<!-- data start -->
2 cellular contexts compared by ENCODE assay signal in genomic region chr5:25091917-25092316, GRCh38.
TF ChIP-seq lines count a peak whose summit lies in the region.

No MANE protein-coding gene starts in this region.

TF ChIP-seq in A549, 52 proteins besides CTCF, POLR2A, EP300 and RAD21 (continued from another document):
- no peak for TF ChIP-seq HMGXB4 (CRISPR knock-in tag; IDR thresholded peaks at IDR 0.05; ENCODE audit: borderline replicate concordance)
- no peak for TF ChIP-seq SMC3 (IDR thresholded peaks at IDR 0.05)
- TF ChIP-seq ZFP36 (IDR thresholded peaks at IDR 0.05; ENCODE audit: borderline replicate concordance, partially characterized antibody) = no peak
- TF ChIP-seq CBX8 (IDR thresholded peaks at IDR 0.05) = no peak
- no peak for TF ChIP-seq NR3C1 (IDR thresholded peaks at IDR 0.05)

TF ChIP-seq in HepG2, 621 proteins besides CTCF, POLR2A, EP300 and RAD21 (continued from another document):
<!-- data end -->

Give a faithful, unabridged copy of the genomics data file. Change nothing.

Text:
2 cellular contexts compared by ENCODE assay signal in genomic region chr5:25091917-25092316, GRCh38.
TF ChIP-seq lines count a peak whose summit lies in the region.

No MANE protein-coding gene starts in this region.

TF ChIP-seq in A549, 52 proteins besides CTCF, POLR2A, EP300 and RAD21 (continued from another document):
- no peak for TF ChIP-seq HMGXB4 (CRISPR knock-in tag; IDR thresholded peaks at IDR 0.05; ENCODE audit: borderline replicate concordance)
- no peak for TF ChIP-seq SMC3 (IDR thresholded peaks at IDR 0.05)
- TF ChIP-seq ZFP36 (IDR thresholded peaks at IDR 0.05; ENCODE audit: borderline replicate concordance, partially characterized antibody) = no peak
- TF ChIP-seq CBX8 (IDR thresholded peaks at IDR 0.05) = no peak
- no peak for TF ChIP-seq NR3C1 (IDR thresholded peaks at IDR 0.05)

TF ChIP-seq in HepG2, 621 proteins besides CTCF, POLR2A, EP300 and RAD21 (continued from another document):